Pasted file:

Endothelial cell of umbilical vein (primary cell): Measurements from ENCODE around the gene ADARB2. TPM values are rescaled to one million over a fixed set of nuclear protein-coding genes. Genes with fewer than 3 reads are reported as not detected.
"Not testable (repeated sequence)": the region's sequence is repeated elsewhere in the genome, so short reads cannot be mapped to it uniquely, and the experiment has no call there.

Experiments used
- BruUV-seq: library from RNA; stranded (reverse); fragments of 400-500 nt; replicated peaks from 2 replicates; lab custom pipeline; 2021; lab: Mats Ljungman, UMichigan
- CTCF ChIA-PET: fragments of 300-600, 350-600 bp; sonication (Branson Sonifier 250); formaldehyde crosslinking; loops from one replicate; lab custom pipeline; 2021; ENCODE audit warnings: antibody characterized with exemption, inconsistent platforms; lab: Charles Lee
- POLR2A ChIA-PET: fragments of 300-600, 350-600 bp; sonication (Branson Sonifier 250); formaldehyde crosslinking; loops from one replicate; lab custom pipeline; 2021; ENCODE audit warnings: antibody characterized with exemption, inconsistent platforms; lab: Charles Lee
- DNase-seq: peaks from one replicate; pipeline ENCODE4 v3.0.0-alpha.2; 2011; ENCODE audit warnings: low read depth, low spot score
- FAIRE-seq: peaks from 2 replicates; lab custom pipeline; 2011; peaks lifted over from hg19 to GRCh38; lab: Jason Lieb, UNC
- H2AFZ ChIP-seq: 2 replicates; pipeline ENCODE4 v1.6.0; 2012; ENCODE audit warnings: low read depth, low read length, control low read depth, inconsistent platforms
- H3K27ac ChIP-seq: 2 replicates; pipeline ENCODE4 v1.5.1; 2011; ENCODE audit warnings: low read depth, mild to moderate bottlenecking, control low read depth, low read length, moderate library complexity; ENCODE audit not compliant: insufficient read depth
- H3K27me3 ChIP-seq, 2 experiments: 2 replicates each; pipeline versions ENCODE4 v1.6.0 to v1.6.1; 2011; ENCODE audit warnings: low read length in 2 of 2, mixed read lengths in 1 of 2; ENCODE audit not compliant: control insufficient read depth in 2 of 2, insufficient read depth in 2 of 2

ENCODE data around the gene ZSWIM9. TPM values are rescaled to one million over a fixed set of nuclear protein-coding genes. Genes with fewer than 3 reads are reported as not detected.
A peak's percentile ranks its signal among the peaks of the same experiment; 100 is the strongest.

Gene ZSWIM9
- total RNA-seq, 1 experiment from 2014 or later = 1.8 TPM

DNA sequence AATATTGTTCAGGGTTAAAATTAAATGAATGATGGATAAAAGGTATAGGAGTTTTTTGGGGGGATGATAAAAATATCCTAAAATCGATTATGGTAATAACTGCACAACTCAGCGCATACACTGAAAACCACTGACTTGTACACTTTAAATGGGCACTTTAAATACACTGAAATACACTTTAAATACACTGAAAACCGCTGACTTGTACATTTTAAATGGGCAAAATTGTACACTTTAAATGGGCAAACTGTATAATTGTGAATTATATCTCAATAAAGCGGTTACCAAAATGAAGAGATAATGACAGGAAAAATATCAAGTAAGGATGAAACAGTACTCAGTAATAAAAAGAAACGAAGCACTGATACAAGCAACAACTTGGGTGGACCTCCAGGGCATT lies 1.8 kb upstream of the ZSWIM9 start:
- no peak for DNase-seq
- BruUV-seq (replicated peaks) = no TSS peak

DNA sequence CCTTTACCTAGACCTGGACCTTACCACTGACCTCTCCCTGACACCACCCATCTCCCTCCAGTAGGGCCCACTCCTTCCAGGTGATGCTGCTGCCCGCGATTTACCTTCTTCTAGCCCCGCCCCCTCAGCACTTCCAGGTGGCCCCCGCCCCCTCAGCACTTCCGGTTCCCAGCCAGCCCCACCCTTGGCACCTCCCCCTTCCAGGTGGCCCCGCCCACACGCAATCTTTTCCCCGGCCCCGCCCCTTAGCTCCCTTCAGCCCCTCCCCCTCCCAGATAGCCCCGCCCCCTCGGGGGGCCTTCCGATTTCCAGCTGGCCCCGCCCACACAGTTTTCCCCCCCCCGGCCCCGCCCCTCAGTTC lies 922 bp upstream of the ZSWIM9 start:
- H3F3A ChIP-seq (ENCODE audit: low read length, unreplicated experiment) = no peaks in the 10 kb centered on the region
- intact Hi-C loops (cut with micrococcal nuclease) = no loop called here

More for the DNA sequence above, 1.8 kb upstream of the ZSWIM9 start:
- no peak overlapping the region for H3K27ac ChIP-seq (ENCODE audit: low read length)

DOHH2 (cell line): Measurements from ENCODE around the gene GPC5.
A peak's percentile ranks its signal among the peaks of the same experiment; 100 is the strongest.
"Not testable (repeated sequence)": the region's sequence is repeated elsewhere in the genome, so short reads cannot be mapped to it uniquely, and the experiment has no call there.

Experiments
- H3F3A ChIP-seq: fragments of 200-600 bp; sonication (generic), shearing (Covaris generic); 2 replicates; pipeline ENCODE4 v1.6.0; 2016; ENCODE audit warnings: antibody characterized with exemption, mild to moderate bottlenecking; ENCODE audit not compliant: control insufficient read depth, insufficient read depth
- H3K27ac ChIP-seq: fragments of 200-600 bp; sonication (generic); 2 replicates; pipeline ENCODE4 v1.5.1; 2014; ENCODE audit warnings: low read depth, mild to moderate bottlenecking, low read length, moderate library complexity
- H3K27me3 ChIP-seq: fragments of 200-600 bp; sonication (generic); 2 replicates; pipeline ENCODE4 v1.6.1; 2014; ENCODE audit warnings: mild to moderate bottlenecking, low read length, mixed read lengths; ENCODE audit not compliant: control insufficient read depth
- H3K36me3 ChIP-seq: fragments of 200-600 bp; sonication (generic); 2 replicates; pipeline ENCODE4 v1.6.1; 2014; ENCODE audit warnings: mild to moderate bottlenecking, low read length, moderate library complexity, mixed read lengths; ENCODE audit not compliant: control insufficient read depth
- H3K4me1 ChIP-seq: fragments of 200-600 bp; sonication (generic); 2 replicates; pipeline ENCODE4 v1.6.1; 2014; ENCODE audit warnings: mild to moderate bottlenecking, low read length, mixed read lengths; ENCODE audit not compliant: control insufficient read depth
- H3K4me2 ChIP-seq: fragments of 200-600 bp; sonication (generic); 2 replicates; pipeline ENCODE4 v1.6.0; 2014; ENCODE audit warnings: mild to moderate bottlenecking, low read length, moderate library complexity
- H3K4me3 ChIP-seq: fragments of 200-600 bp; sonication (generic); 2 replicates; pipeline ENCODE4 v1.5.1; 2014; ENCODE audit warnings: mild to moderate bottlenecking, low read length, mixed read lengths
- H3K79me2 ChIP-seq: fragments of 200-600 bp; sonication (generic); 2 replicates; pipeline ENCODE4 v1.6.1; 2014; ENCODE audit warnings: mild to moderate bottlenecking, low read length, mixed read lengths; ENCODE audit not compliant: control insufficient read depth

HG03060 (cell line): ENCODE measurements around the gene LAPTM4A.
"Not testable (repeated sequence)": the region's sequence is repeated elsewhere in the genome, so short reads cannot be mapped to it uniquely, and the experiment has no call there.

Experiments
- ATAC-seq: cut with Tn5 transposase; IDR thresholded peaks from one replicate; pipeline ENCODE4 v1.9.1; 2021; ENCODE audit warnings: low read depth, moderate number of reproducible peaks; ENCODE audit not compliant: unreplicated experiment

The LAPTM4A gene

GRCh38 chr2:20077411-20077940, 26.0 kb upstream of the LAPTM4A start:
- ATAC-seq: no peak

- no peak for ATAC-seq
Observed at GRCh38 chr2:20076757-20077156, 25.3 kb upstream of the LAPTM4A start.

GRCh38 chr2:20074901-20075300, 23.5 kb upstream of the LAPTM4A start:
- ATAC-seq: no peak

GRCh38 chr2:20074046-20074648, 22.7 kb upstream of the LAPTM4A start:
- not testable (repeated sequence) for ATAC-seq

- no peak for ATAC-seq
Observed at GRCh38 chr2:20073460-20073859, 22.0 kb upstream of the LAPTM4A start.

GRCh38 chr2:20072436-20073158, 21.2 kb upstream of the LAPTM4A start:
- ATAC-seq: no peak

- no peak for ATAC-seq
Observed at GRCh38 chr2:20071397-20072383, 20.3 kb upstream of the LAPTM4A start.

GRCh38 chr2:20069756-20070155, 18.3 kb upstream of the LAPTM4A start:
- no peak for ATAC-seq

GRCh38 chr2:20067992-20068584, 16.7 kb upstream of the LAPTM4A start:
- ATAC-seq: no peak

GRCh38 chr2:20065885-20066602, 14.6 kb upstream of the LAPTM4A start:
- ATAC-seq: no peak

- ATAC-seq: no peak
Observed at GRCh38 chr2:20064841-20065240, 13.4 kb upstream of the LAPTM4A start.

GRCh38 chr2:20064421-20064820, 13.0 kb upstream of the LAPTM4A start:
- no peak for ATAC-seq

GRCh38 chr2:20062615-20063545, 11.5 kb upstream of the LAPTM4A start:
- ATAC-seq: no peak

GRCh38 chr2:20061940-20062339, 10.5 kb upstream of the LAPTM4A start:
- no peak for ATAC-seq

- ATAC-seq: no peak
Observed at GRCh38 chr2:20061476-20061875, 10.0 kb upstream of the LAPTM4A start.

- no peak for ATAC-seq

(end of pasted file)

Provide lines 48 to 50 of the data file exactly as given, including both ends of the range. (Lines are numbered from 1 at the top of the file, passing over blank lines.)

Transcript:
- not testable (repeated sequence) for ATAC-seq

- no peak for ATAC-seq
Observed at GRCh38 chr2:20073460-20073859, 22.0 kb upstream of the LAPTM4A start.